Electric cars never really made any sense. They are cloaked in the sanctimony of the green movement, because they don’t use nasty fossil fuels like gasoline. Instead, they use electricity, which is sent out through power lines from big power plants, which generate this electricity—how? Oh yes, by burning fossil fuels like oil, coal, and natural gas. This is known as the “long tailpipe,” which goes from the car charging up in your garage all the way back to the smokestack of a coal-fired power plant. And don’t forget, electric cars also have giant batteries made from nasty toxic metals like lithium and cobalt, the manufacture of which frontloads carbon dioxide emissions.
So the electric car was always more an exercise in green paternalism—it is the future, as selected for us by our betters—than a serious attempt to solve any real or imagined problem.
A new controversy over the Tesla electric luxury sedan reveals that the electric car fails an even more basic technological standard.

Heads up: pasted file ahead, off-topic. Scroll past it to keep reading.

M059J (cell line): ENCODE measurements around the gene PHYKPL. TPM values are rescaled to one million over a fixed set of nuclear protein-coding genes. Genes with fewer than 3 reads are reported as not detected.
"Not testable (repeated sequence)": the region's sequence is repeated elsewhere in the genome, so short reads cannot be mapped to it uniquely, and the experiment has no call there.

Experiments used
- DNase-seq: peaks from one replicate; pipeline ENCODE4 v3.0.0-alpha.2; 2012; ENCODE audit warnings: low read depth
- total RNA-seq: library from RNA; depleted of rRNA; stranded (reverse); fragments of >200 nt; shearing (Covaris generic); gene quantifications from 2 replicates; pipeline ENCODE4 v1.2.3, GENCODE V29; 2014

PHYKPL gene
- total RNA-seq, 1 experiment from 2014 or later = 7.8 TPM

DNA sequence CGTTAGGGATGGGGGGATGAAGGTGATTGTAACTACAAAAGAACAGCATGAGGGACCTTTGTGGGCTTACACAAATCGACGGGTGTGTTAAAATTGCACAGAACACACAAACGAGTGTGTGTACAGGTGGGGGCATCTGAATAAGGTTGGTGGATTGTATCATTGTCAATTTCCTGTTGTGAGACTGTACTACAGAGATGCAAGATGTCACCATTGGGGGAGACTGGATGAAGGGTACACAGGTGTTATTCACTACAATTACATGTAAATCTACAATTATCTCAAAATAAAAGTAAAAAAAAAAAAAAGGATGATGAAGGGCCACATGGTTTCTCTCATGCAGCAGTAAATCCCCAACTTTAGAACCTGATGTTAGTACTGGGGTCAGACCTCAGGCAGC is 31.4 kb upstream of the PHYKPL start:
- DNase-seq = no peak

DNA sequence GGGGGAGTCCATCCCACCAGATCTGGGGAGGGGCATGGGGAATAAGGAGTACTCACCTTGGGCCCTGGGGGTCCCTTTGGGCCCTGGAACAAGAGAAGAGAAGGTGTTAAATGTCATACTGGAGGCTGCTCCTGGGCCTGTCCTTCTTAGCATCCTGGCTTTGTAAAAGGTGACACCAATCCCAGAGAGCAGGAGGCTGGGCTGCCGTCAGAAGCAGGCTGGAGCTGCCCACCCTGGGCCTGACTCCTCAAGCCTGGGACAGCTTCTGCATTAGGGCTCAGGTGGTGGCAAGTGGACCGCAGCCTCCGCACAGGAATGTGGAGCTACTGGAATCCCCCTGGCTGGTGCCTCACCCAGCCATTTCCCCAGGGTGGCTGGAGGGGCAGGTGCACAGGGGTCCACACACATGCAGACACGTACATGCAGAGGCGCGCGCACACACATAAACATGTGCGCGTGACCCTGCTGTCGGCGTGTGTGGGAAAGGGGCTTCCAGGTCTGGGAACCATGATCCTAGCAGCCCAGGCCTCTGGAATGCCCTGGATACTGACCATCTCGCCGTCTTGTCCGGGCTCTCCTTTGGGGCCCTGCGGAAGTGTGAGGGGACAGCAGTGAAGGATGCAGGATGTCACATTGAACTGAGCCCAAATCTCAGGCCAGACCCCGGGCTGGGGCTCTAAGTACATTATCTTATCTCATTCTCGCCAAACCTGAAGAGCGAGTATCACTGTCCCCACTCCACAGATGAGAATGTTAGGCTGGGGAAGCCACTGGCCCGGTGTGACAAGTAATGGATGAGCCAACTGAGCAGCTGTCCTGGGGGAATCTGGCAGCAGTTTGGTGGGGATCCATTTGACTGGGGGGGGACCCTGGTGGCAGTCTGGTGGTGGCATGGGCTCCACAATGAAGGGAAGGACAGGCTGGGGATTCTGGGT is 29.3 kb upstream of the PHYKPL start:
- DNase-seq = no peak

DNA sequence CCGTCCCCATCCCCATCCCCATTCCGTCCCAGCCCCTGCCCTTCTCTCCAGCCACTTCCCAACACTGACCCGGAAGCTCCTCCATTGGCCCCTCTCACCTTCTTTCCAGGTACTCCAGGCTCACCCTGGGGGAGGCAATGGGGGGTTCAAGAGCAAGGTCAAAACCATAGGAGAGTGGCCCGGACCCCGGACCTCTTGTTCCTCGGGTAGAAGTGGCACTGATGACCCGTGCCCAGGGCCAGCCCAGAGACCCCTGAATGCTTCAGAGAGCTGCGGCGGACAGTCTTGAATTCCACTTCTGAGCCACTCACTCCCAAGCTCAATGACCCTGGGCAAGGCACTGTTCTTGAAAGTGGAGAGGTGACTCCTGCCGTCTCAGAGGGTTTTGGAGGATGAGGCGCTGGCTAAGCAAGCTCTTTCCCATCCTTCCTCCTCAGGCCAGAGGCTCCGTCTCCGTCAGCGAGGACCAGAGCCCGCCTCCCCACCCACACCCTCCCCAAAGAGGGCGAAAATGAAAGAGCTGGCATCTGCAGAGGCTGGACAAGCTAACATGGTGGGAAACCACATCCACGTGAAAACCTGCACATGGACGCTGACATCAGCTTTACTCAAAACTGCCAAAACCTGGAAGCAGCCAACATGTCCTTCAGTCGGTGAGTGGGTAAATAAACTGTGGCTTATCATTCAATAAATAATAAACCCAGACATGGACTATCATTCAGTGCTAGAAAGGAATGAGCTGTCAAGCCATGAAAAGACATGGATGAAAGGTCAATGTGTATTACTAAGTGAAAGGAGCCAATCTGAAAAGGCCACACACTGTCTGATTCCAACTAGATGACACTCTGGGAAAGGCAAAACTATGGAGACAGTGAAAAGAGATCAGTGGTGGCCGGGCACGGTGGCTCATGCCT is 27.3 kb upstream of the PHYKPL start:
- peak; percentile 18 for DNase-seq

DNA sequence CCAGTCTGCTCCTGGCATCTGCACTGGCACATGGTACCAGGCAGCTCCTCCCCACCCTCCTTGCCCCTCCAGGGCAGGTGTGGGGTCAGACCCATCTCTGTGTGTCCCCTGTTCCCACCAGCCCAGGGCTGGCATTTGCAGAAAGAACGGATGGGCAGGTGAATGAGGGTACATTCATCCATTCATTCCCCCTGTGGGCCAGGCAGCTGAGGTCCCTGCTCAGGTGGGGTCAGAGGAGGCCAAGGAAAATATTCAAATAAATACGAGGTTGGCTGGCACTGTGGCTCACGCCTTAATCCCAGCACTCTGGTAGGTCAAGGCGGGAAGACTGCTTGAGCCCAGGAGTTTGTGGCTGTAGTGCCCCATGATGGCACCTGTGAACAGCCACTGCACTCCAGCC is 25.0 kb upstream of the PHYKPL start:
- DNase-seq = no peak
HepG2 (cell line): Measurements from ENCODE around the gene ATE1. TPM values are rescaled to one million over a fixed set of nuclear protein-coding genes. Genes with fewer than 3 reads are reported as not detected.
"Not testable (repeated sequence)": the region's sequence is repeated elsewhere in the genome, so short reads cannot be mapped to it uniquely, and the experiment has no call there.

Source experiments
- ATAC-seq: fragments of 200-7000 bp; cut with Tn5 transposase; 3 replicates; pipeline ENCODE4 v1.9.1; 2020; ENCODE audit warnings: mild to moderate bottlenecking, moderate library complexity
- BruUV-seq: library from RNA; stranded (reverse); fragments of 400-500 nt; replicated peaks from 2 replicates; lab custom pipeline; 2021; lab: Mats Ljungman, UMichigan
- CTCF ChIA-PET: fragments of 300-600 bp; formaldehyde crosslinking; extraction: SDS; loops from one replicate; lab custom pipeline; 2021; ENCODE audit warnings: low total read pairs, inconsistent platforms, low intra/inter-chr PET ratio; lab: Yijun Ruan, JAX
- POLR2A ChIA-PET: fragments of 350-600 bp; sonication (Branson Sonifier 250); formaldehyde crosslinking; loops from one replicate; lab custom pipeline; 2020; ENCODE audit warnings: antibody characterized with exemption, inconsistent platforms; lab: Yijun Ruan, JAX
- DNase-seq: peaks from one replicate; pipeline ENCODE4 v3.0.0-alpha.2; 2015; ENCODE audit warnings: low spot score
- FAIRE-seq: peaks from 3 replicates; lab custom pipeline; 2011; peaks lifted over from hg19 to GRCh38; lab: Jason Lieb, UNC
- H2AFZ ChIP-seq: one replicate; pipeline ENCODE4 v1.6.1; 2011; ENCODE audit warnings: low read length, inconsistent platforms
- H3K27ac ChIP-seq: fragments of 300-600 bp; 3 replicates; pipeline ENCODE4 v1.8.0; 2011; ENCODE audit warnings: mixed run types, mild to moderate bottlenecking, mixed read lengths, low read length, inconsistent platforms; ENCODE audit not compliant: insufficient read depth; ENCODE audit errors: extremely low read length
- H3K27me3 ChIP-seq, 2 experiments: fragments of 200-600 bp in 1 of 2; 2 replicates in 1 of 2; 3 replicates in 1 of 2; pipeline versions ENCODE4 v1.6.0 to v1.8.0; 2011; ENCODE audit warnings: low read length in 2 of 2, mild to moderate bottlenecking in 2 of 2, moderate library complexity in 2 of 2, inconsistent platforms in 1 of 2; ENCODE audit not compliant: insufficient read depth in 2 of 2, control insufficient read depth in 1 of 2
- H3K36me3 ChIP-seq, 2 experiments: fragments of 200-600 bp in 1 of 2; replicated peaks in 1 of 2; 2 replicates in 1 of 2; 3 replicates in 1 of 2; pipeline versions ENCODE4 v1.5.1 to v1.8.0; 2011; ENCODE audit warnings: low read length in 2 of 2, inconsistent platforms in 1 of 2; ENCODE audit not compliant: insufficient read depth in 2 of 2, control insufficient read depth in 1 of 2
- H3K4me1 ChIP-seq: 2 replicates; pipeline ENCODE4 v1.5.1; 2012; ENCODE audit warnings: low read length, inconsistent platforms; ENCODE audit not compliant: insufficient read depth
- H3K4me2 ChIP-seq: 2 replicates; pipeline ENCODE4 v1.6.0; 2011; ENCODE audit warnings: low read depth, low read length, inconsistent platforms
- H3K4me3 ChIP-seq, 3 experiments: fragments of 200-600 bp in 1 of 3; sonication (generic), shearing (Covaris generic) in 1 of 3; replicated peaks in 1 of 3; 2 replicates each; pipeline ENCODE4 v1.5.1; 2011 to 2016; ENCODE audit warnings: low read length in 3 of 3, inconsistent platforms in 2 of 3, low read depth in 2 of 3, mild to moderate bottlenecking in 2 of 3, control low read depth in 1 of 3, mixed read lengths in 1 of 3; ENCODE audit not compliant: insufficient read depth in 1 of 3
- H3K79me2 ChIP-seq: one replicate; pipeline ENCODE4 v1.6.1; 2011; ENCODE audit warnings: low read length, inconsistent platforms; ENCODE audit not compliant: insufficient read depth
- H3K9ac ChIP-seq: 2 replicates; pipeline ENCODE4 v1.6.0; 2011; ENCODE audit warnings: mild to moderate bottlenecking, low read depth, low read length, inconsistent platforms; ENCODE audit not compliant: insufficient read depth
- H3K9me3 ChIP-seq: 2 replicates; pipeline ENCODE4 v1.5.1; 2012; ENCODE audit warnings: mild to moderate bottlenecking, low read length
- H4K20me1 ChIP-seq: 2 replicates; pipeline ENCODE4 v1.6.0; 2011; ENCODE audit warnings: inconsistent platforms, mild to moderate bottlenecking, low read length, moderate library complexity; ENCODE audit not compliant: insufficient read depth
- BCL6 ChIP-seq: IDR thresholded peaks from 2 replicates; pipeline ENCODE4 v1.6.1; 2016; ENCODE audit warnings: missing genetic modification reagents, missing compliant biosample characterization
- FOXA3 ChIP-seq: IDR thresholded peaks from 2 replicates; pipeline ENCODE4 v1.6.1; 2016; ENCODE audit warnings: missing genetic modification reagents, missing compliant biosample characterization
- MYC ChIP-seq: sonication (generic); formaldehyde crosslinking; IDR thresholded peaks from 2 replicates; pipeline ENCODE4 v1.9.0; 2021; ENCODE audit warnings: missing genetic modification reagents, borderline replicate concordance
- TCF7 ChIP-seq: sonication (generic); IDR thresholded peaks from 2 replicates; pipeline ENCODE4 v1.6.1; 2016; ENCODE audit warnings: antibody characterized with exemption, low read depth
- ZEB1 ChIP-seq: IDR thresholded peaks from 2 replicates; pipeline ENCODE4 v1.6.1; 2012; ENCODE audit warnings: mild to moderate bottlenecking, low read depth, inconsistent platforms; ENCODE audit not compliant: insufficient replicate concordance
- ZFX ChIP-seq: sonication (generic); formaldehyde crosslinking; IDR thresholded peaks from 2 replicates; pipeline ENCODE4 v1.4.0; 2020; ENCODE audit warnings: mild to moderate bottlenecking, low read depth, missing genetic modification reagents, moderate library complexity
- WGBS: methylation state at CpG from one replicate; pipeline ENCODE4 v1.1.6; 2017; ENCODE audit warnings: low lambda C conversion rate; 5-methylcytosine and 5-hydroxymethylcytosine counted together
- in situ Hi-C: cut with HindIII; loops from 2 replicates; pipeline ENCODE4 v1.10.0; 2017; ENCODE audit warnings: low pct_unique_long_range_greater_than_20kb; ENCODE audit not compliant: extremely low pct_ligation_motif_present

The New York Times started the controversy when its reviewer, John Broder, set off to test the Tesla S by driving it from Washington, DC, to Boston, only to encounter persistent problems with the range of the car and its ability to make it from one Tesla charging station to another without running out of juice. He ends us having to drive with the heat off on a cold day to conserve power—some luxury car!—until his battery conks out and the Tesla has to be towed. In short, the review was a PR disaster for Tesla.
But that’s not the end of the story. The folks at Tesla, flunking Public Relations 101, decided that they would respond to this bad review by drawing a lot of attention to it. Tesla CEO Elon Musk claimed the review was a fraud based on data taken from the car’s internal logs. Tesla had an unhappy experience with a segment on the British automobile program “Top Gear” that they claimed was misleading. (I am shocked, shocked to discover that Jeremy Clarkson could play fast and loose with the facts.) Ever since, Tesla switches on a monitor whenever they loan one of their cars out to the press. So they claim theTimes reviewer purposely drove the car in a way that ran down the battery and then deliberately lied about the results.
Read more at Real Clear Politics. By Robert Tracinski.
Photo credit: shannonkringen (Creative Commons)